Martissa sighed. “…break it.”

    I swung upright, tried to salvage what dignity I could, and looked at the jack. I’d stripped the thread on the bolt inside, too. She shook her head as she put her hands on her bulging muscular tree trunk thighs.

    “Terrific. We have a flat, no jack, we’re smack dab in the middle of Outtdawazoo, and I don’t think our cell phones can reach the auto club, even if we belonged to one.” She stood to her full 7 foot, 5 inch height and put her hands on her hips, bending her arms just enough to flex her basketball sized biceps. “What are we gonna do? Oh, what are we gonna dooooooo?” She reached behind her head and relaxingly pushed her shoulders back, tightening that Banana Republic blouse over her massive bodice atop a goblet-shaped torso. She had been gaining weight, and all in the right places. “Well, I’m not gonna sweat it. I’ve got a smart, strong, able, capable man’s man among men to take care of helpless, li’l ol’ me.” She twirled a lock of hair. “I’ll be in the cab if you wanna chat. ‘Kay?” And with a finger tap to my nose, she opened the passenger side door, squeezed in, closed it behind her, grabbed an emery board from the glove box, and did her nails.

    I wasn’t done here. Not by a long shot.

    Oh, sure, she probably could’ve been the jack if she simply lay on her back under the chassis and inhaled. But don’t let my puny-looking buggy whip body fool you. Men nowadays may be the Yugos of the world… but my new boss has done a little not-so-street-legal tinkering under my hood.

    I searched around and found a boulder the size of a hassock. Perfect. I rolled the thing over and kept it near the tire. Then after several deep breaths, I put my hands under the ute’s frame, locked my legs, and pushed up as hard as I could.

    I could feel the veins popping all over. I closed my eyes as sweat beaded on my forehead. And yes, Martissa’s now pushing 400 pounds herself wasn’t helping at all. But very slowly, the side of the thing inched its way up. Just when I felt it get high enough, my boot pushed the rock under the vehicle, and I set it down. Then with a satisfied smile, I took the flat off, rolled it and the useless jack to the back, stowed them, dashed around, put on the spare, and threaded on the lug nuts. Then I reached over, and with more deep breaths and a grunt, I hefted it up again and pushed the boulder away with my toe. And though I probably lowered the ute harder than I should have, it wasn’t like I dropped it. I then tightened the nuts with the tire iron, slapped the hubcap back on, sprang up, slid across the ute’s hood to the other side, and slid in the open driver-side window a la Bo Duke.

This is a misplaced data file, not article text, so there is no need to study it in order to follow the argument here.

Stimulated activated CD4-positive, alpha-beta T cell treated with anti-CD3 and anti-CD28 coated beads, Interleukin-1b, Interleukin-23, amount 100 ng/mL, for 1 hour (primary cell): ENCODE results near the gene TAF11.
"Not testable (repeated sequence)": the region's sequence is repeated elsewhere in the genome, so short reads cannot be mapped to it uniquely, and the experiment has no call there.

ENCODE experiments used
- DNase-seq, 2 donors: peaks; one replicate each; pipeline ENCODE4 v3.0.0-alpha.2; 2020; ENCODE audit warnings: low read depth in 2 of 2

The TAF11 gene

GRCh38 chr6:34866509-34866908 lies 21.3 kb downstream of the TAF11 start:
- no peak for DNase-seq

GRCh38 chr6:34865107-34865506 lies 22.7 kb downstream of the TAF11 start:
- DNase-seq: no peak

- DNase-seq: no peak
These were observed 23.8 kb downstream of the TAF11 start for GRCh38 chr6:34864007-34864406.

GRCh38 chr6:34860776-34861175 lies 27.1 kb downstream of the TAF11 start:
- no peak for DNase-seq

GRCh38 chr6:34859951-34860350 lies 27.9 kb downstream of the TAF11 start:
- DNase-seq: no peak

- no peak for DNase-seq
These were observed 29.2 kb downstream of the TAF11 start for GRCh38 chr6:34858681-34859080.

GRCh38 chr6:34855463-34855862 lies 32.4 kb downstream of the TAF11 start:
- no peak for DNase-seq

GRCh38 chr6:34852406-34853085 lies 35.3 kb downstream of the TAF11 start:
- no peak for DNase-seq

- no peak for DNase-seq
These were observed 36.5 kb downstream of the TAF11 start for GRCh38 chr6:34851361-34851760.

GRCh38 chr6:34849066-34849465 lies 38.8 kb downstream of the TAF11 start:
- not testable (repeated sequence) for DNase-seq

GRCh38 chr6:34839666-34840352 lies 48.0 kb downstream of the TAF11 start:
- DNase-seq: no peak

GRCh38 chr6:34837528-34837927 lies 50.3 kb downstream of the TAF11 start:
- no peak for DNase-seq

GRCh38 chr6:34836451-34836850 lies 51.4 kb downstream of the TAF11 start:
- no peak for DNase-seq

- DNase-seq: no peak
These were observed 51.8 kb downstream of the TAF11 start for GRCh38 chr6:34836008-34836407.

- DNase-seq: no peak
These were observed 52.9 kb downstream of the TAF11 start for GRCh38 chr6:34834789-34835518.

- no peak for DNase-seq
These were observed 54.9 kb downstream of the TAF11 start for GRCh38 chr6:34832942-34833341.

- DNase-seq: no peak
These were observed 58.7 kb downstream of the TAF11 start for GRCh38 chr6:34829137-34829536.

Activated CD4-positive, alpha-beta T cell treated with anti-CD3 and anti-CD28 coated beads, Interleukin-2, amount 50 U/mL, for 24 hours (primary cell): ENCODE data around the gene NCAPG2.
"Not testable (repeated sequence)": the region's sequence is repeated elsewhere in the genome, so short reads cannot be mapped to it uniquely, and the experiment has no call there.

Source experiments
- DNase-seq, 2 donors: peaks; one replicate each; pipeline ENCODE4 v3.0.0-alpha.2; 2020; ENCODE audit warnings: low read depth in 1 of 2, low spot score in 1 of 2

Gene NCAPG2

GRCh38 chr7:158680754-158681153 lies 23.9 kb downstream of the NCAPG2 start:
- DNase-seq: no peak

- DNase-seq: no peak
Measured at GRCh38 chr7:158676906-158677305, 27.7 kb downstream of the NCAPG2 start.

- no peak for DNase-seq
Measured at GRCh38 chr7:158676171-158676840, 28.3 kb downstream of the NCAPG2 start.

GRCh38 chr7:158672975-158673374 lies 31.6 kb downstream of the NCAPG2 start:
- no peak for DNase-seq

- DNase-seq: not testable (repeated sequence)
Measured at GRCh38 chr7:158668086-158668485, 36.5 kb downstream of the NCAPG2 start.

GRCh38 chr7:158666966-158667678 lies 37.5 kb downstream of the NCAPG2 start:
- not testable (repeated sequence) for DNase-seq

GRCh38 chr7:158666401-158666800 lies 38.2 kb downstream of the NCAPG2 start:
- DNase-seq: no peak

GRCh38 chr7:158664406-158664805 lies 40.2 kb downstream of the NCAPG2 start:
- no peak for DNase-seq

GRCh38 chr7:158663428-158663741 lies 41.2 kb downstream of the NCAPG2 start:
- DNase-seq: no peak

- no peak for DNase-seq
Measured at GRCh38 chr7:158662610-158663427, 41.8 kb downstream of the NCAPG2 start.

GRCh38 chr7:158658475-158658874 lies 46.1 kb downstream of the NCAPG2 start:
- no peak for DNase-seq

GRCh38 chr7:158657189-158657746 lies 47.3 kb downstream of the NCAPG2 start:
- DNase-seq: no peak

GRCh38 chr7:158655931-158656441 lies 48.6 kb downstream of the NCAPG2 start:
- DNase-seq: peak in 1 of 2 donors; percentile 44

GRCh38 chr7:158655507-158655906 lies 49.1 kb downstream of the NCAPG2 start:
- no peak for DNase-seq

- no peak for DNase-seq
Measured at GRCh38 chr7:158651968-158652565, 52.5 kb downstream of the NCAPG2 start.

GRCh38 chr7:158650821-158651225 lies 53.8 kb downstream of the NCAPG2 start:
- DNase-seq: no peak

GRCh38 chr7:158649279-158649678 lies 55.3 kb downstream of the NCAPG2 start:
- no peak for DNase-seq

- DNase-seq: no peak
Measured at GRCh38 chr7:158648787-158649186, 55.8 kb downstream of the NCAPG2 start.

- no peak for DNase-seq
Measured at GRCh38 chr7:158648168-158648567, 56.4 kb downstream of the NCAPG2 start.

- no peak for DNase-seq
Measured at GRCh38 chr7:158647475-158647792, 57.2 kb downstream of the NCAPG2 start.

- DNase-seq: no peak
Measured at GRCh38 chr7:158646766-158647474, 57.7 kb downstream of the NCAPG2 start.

With a flip of the iron and a catch, I grinned like a Cheshire cat. “Auto club, shmotto club. Shall we go back to town and find a parts store, or is this thing still under the dealer’s warranty?”

    Martissa didn’t say a word. She just stared into the rear-view mirror blankly.

    “Marti-pie?” I asked. “What’s wrong?”

    She pointed at the mirror. “Look in the church window.” I did.

    Urk! A ten year old boy was staring right at us!

    "Drive," she said shortly.

    Fumbling the keys and steering wheel, I started us up herky-jerkily.  She didn't put her hands on my knees and smoothly guide the feet up and down on the pedals like earlier.


    We pulled into the lonely airfield at last.  "How long was he watching us?" I asked.

    "Watching you," Martissa answered.  "He popped up a few moments after I climbed in.  He never saw me, as far as I know."

    Rolling up to a stop, I parked and and turned off the engine.  Just as I hopped out with my suitcase, I saw Martissa open her door.  "What are you doing?"

    "Brushing my teeth.  You kidding?  I'm gonna spend the night."

    "Bad idea."

    "I'm gonna bunk in the ute, Sir Galahad."

    "I mean spending the night by the airfield."

    She sighed.  "NOW you give a rip who's looking."

    "It's not that, and you know it.  The vehicle's spotted with my face, and you don't need to get your face added to the mix.  You'll have to take it and yourself back to Brisbane.  You, Ms. Security Hotshot, should know this."

    "And YOU, Mr. Insecurity Hothead, could've avoided all this if you'd've just let ME help change the tire."

    "Well, excuse me for not being clairvoyant!"

    "What is your problem, anyway?  Why can't you just take a good thing and say thank you?"

    "Because I'm not giving my share!  I'm not doing my job here!"

    "Pfft!  Please!  Your job?  What the fuzz is THAT supposed to be?"

    Just then a hangar's door opened.  Out walked an Aborigine associate of mine:  Larry Billamontonga.

    "Right now, it's going in and waiting for my contact and load," I muttered.

    "That's not what I meant," Martissa said.